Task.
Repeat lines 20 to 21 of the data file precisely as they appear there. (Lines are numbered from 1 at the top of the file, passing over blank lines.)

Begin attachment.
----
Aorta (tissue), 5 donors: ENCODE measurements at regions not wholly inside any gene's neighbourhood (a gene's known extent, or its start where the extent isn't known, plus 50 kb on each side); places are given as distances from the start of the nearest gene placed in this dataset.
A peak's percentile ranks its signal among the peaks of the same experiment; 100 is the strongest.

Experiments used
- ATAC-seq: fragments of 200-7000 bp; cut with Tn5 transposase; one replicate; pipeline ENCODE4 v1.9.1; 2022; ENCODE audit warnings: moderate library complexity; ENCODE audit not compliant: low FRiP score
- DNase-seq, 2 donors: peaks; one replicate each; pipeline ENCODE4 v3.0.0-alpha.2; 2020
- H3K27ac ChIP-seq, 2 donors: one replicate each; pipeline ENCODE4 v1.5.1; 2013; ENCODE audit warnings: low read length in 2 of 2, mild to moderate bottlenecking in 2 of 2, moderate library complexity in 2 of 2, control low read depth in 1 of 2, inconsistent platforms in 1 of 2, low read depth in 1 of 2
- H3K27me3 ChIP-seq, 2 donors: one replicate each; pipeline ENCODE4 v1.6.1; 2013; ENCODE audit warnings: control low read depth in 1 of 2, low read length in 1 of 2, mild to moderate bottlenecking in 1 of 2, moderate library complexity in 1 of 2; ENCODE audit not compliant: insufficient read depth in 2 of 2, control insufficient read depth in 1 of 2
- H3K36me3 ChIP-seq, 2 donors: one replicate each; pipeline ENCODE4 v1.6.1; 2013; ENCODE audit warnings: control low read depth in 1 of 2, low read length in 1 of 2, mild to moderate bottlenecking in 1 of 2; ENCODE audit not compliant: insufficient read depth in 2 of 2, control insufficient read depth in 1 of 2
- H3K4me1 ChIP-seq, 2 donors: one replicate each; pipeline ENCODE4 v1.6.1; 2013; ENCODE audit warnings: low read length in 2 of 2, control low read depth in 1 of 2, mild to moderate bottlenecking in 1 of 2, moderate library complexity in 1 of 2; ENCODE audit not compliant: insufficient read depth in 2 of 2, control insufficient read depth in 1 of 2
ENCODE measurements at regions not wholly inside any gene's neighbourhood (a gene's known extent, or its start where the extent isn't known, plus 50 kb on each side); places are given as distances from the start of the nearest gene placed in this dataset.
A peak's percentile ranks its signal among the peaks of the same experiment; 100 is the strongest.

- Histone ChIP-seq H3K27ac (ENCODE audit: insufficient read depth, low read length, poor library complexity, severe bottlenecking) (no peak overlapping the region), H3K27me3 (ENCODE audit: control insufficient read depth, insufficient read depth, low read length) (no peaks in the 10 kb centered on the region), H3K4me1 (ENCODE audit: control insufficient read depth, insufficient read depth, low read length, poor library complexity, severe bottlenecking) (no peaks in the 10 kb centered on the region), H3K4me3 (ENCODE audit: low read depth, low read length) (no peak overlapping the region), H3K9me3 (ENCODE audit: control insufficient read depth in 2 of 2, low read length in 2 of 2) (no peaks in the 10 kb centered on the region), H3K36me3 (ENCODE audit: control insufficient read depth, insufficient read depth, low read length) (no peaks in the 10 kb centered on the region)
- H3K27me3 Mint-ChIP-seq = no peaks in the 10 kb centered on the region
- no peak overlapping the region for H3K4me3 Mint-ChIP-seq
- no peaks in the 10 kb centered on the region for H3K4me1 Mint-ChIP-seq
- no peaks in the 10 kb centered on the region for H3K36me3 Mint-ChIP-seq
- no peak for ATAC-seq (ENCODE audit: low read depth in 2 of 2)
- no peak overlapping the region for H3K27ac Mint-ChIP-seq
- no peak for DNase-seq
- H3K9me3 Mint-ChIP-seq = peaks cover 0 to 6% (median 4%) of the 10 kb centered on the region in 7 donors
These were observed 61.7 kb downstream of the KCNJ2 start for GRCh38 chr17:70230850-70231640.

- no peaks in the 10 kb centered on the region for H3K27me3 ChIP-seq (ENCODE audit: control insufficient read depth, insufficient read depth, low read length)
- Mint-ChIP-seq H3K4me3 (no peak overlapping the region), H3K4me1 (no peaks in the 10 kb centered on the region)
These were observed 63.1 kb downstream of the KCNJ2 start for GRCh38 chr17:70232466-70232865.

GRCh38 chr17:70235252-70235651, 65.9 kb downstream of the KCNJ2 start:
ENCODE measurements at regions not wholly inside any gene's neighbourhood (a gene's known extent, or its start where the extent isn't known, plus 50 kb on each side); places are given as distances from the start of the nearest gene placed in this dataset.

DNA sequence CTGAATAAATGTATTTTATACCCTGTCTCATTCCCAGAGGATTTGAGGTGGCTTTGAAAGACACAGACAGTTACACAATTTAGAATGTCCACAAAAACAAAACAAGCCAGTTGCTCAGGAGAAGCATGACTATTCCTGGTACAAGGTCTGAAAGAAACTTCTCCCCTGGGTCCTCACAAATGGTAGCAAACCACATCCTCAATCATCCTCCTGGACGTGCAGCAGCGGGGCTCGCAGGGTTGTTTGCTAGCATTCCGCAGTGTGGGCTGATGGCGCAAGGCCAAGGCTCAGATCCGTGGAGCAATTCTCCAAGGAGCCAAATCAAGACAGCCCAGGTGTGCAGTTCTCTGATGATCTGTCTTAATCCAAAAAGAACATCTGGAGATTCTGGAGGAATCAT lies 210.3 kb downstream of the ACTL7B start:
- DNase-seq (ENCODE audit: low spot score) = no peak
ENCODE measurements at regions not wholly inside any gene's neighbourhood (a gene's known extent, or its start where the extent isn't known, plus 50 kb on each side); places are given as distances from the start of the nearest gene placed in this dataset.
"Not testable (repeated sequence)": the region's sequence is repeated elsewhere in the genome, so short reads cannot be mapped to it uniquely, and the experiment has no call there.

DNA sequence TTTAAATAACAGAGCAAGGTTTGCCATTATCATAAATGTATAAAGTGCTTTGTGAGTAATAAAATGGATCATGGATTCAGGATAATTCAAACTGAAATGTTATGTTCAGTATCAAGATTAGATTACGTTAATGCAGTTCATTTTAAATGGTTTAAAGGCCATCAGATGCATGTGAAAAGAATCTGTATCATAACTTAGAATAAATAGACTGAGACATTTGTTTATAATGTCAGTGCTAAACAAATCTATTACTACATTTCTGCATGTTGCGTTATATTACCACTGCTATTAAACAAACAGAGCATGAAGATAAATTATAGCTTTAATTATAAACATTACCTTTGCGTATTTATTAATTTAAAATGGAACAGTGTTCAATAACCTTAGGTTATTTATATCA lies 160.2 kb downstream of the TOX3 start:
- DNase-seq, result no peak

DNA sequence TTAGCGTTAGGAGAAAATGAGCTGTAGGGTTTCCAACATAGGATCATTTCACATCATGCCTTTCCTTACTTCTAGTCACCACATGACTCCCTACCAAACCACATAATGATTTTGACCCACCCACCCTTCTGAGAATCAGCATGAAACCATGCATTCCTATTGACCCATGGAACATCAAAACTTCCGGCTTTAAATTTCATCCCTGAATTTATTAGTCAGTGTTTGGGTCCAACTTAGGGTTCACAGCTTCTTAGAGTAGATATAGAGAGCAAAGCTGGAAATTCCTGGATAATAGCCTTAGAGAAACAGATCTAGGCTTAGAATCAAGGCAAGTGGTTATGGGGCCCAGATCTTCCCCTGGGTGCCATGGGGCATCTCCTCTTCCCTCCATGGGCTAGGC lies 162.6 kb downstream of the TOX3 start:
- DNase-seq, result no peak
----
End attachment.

- H3K9me3 Mint-ChIP-seq = peaks cover 0 to 6% (median 4%) of the 10 kb centered on the region in 7 donors
These were observed 61.7 kb downstream of the KCNJ2 start for GRCh38 chr17:70230850-70231640.